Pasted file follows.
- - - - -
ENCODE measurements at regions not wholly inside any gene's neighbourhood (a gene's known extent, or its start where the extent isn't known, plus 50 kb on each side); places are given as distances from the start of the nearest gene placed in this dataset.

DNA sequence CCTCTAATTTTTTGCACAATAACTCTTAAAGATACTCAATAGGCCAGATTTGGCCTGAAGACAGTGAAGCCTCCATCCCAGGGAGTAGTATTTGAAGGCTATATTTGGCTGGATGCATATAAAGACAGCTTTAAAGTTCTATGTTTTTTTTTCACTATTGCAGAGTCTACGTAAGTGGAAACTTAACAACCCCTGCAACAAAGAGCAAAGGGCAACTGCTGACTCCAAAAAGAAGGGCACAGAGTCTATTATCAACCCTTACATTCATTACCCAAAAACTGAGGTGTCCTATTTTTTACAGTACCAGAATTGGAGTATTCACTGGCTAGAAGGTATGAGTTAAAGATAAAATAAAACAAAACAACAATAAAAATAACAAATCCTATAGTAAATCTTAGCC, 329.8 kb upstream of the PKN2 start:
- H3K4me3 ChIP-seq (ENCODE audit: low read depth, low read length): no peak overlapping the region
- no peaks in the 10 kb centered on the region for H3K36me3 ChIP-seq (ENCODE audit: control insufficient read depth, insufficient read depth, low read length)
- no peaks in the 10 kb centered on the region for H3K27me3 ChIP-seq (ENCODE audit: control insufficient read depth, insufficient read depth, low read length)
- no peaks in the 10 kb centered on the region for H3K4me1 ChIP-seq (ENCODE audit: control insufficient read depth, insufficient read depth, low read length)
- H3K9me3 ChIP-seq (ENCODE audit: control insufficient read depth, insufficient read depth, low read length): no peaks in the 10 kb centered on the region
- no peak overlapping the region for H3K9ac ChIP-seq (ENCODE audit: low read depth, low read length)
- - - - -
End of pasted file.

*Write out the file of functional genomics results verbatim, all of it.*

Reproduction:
ENCODE measurements at regions not wholly inside any gene's neighbourhood (a gene's known extent, or its start where the extent isn't known, plus 50 kb on each side); places are given as distances from the start of the nearest gene placed in this dataset.

DNA sequence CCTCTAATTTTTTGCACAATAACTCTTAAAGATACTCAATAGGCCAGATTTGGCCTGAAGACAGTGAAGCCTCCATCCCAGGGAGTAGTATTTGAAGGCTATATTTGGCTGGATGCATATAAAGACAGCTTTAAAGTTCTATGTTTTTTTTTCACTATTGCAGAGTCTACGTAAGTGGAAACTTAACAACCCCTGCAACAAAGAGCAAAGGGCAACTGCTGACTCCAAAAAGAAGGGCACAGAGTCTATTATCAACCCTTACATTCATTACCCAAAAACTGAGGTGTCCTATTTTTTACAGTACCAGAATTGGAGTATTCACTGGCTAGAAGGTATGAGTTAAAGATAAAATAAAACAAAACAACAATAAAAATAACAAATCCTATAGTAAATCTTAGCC, 329.8 kb upstream of the PKN2 start:
- H3K4me3 ChIP-seq (ENCODE audit: low read depth, low read length): no peak overlapping the region
- no peaks in the 10 kb centered on the region for H3K36me3 ChIP-seq (ENCODE audit: control insufficient read depth, insufficient read depth, low read length)
- no peaks in the 10 kb centered on the region for H3K27me3 ChIP-seq (ENCODE audit: control insufficient read depth, insufficient read depth, low read length)
- no peaks in the 10 kb centered on the region for H3K4me1 ChIP-seq (ENCODE audit: control insufficient read depth, insufficient read depth, low read length)
- H3K9me3 ChIP-seq (ENCODE audit: control insufficient read depth, insufficient read depth, low read length): no peaks in the 10 kb centered on the region
- no peak overlapping the region for H3K9ac ChIP-seq (ENCODE audit: low read depth, low read length)